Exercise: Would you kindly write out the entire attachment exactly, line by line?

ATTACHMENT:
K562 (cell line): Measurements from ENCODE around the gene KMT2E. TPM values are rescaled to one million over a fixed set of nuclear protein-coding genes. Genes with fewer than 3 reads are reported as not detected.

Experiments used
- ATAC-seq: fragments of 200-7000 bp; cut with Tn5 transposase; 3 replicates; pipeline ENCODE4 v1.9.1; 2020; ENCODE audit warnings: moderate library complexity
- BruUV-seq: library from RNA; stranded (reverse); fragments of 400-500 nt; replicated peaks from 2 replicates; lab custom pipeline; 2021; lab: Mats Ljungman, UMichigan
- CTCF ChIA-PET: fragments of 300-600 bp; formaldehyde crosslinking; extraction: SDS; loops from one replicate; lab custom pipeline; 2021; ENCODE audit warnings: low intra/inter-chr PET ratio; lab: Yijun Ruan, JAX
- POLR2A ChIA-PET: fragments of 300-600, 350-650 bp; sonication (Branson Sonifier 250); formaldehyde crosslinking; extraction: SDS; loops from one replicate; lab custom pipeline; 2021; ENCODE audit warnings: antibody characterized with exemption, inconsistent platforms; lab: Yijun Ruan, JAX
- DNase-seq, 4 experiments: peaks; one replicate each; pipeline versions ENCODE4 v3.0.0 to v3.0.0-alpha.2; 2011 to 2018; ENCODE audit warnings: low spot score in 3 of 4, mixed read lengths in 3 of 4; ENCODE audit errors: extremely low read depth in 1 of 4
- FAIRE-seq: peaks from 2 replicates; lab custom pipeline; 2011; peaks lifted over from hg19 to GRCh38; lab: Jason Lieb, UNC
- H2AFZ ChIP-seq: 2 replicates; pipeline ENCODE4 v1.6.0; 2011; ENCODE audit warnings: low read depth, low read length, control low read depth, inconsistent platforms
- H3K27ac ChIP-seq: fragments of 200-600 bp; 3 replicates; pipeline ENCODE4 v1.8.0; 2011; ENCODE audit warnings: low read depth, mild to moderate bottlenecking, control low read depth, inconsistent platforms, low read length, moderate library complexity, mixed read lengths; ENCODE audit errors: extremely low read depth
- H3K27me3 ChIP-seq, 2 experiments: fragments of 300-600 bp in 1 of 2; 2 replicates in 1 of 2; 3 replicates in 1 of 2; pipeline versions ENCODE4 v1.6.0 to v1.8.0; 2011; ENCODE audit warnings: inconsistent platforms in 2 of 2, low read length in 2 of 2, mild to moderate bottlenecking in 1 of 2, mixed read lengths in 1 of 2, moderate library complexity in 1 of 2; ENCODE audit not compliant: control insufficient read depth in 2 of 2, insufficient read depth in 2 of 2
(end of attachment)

K562 (cell line): Measurements from ENCODE around the gene KMT2E. TPM values are rescaled to one million over a fixed set of nuclear protein-coding genes. Genes with fewer than 3 reads are reported as not detected.

Experiments used
- ATAC-seq: fragments of 200-7000 bp; cut with Tn5 transposase; 3 replicates; pipeline ENCODE4 v1.9.1; 2020; ENCODE audit warnings: moderate library complexity
- BruUV-seq: library from RNA; stranded (reverse); fragments of 400-500 nt; replicated peaks from 2 replicates; lab custom pipeline; 2021; lab: Mats Ljungman, UMichigan
- CTCF ChIA-PET: fragments of 300-600 bp; formaldehyde crosslinking; extraction: SDS; loops from one replicate; lab custom pipeline; 2021; ENCODE audit warnings: low intra/inter-chr PET ratio; lab: Yijun Ruan, JAX
- POLR2A ChIA-PET: fragments of 300-600, 350-650 bp; sonication (Branson Sonifier 250); formaldehyde crosslinking; extraction: SDS; loops from one replicate; lab custom pipeline; 2021; ENCODE audit warnings: antibody characterized with exemption, inconsistent platforms; lab: Yijun Ruan, JAX
- DNase-seq, 4 experiments: peaks; one replicate each; pipeline versions ENCODE4 v3.0.0 to v3.0.0-alpha.2; 2011 to 2018; ENCODE audit warnings: low spot score in 3 of 4, mixed read lengths in 3 of 4; ENCODE audit errors: extremely low read depth in 1 of 4
- FAIRE-seq: peaks from 2 replicates; lab custom pipeline; 2011; peaks lifted over from hg19 to GRCh38; lab: Jason Lieb, UNC
- H2AFZ ChIP-seq: 2 replicates; pipeline ENCODE4 v1.6.0; 2011; ENCODE audit warnings: low read depth, low read length, control low read depth, inconsistent platforms
- H3K27ac ChIP-seq: fragments of 200-600 bp; 3 replicates; pipeline ENCODE4 v1.8.0; 2011; ENCODE audit warnings: low read depth, mild to moderate bottlenecking, control low read depth, inconsistent platforms, low read length, moderate library complexity, mixed read lengths; ENCODE audit errors: extremely low read depth
- H3K27me3 ChIP-seq, 2 experiments: fragments of 300-600 bp in 1 of 2; 2 replicates in 1 of 2; 3 replicates in 1 of 2; pipeline versions ENCODE4 v1.6.0 to v1.8.0; 2011; ENCODE audit warnings: inconsistent platforms in 2 of 2, low read length in 2 of 2, mild to moderate bottlenecking in 1 of 2, mixed read lengths in 1 of 2, moderate library complexity in 1 of 2; ENCODE audit not compliant: control insufficient read depth in 2 of 2, insufficient read depth in 2 of 2